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November 28, 2005

Paul Krugman Gets a--Well, It Looks Like a Weblog

There go my chances of getting him to write for the Economists' Voice http://bepress.com/ev/:

Welcome - Krugman - NYT Web Journal : What can you do on the Web that you can't do in print? A lot. There's still no substitute for traditional newspapers, but adding online material can really enhance the overall product. One thing I've often wanted to do is supplement my regular columns with additional information -- charts, tables, links to useful Web sites. So this site will sometimes provide readers with further information, information that didn't fit in print.

I'll also use this site for commentary on issues -- mainly economic and business questions -- that I wish I had space to cover in the print edition, but don't. What's more, this site will give readers a chance to put in their own commentary.

For what it's worth, for me this new Times feature represents a bit of a homecoming. I began my career as an opinion journalist on the Web, as a writer for Slate. And I developed a healthy appreciation for the usefulness of the Internet during the world financial crisis of 1997-1998, when economics Web sites -- including my own -- became a key channel of communication among analysts; things were moving fast, ideas were rapidly changing, and traditional publication was just too slow.

Well, things are still moving fast -- faster than ever. Let's see if this new site helps us all keep up.


Denial and Deception, Revisited - Krugman - NYT Web Journal : I'm trying not to write too much about the Iraq war these days.... [T]here was a long time when I felt I had to speak out, even though I have no special expertise in national security, because it seemed that so few people in major news organizations were willing to say the obvious. But now there are many voices talking... so... it makes sense for me to focus more on the economic issues.... There is one question about Iraq, however, on which I think I can shed some light: Why now?...

Part of the answer is that some new information has emerged about how the White House misrepresented the intelligence it had. But the truth is that by the summer of 2003 there was ample evidence that the administration had deliberately misled the public to promote a war it wanted. So why didn't the public read and hear more about this evidence until very recently? The answer, I'm afraid, is that the polls led the discussion, rather than following it.... I'm sorry to say that I saw it coming. What follows is a column I published... on June 24, 2003....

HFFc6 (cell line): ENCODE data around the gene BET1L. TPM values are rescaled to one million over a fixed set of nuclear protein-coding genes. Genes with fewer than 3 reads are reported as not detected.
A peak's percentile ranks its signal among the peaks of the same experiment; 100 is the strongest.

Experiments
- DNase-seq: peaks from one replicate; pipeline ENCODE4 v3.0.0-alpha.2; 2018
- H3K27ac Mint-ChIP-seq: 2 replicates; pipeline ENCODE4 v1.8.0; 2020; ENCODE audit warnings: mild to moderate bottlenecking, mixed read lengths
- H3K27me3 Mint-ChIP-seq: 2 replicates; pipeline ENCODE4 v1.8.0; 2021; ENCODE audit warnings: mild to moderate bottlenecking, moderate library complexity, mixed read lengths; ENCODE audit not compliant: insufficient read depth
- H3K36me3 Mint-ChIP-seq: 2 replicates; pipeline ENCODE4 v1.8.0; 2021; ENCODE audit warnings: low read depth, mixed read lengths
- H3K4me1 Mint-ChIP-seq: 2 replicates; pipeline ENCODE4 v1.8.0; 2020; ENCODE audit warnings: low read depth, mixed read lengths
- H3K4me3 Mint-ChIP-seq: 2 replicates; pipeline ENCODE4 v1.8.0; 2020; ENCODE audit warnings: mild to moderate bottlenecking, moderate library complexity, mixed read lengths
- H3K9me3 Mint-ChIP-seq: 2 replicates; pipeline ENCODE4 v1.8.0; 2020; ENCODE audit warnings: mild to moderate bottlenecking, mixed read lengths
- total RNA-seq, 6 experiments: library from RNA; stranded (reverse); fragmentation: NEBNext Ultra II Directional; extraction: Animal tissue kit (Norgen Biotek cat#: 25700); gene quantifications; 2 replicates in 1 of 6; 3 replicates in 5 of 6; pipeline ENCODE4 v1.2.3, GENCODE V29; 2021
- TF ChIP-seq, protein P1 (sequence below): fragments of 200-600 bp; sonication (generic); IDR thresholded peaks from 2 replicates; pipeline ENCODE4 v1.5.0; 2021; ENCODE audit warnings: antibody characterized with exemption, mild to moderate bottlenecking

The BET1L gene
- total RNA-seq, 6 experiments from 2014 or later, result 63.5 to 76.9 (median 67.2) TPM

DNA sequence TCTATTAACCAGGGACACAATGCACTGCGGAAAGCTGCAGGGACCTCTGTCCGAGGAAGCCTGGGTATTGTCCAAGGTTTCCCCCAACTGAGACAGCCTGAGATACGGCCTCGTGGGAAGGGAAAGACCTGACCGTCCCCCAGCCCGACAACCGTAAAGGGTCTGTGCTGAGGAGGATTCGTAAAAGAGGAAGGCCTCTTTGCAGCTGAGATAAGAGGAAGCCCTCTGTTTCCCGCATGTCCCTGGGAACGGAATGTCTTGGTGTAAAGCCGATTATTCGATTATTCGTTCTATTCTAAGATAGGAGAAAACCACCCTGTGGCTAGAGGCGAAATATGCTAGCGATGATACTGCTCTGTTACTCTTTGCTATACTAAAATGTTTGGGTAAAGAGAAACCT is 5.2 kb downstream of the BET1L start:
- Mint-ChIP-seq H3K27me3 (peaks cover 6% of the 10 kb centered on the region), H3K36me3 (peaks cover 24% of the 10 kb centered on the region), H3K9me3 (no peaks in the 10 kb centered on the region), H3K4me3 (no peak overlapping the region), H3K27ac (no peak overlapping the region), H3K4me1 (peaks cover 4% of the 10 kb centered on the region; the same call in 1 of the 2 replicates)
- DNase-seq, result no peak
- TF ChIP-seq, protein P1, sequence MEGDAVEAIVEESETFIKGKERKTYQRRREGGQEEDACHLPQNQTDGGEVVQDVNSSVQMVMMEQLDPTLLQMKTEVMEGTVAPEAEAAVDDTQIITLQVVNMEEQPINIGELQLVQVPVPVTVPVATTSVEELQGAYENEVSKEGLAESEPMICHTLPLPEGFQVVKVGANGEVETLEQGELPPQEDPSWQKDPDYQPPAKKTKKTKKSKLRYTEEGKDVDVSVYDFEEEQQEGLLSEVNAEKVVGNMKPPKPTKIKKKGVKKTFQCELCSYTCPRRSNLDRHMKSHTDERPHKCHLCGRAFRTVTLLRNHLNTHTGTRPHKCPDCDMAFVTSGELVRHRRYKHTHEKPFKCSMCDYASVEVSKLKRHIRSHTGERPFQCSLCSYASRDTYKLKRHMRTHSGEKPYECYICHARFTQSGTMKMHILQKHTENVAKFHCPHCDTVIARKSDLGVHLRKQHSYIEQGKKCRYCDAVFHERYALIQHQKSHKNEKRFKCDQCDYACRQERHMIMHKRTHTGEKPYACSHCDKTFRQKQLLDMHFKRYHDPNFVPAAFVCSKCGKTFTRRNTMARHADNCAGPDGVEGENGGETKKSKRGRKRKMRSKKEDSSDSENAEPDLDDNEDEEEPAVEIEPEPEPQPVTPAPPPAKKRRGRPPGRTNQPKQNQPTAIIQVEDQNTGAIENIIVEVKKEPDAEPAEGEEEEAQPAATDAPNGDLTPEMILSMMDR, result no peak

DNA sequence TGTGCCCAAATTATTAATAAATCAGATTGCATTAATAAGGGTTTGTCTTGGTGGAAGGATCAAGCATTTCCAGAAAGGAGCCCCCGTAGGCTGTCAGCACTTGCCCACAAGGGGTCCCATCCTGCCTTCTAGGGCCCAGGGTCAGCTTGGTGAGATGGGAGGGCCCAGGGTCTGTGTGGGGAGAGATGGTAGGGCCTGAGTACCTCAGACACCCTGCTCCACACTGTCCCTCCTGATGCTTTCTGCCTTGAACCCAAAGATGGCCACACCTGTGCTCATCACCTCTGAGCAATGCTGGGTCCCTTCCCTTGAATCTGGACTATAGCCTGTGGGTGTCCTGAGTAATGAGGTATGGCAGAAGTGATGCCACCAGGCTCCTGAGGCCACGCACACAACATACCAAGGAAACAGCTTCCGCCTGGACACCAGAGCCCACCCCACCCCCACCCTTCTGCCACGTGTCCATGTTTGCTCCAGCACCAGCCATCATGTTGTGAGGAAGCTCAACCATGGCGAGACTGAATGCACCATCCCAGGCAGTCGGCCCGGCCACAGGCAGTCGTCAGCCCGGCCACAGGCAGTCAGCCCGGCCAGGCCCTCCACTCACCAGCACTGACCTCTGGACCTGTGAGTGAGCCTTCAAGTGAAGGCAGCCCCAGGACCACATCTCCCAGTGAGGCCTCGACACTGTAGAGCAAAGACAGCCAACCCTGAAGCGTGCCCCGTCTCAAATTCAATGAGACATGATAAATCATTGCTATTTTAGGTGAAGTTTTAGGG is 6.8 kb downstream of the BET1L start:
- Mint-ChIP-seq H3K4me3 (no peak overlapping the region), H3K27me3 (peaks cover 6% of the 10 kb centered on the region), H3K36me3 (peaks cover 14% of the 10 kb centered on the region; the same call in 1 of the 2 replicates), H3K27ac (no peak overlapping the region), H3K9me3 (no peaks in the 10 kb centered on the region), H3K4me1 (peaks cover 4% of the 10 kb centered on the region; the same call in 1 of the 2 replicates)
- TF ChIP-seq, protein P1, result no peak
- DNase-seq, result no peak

On the White House Web site, George W. Bush's speech from Oct. 7, 2002 -- in which he made the case for war with Iraq -- bears the headline ''Denial and Deception.'' Indeed. There is no longer any serious doubt that Bush administration officials deceived us into war. The key question now is why so many influential people are in denial, unwilling to admit the obvious.... Leaks from professional intelligence analysts, who are furious over the way their work was abused, have given us a far more complete picture of how America went to war.... Bush sought to convey an impression about the Iraqi threat that was not supported by actual intelligence reports.... [T]here was never any evidence linking Saddam Hussein to Al Qaeda; yet administration officials repeatedly suggested the existence of a link. Supposed evidence of an active Iraqi nuclear program was thoroughly debunked by the administration's own experts; yet administration officials continued to cite that evidence....

[S]ome commentators have suggested that Mr. Bush should be let off the hook as long as there is some interpretation of his prewar statements that is technically true. Really?... Bush's speeches gave the nation a misleading impression about the case for war, close textual analysis showing that he didn't literally say what he seemed to be saying is no excuse. On the contrary, it suggests that he knew that his case couldn't stand close scrutiny....

Other commentators suggest that Mr. Bush may have sincerely believed, despite the lack of evidence, that Saddam was working with Osama and developing nuclear weapons. Actually, that's unlikely: why did he use such evasive wording if he didn't know that he was improving on the truth?... [W]hy are so many people making excuses for Mr. Bush and his officials? Part of the answer... is raw partisanship.... [S]uppose that a politician -- or a journalist -- admits to himself that Mr. Bush bamboozled the nation into war.... [Y]ou have a moral obligation to demand accountability... in the face of a country not yet ready to believe that its leaders have exploited 9/11 for political gain. It's a scary prospect.

Impeach George W. Bush. Impeach him now. Impeach Richard Cheney too.

Posted by DeLong at November 28, 2005 12:15 PM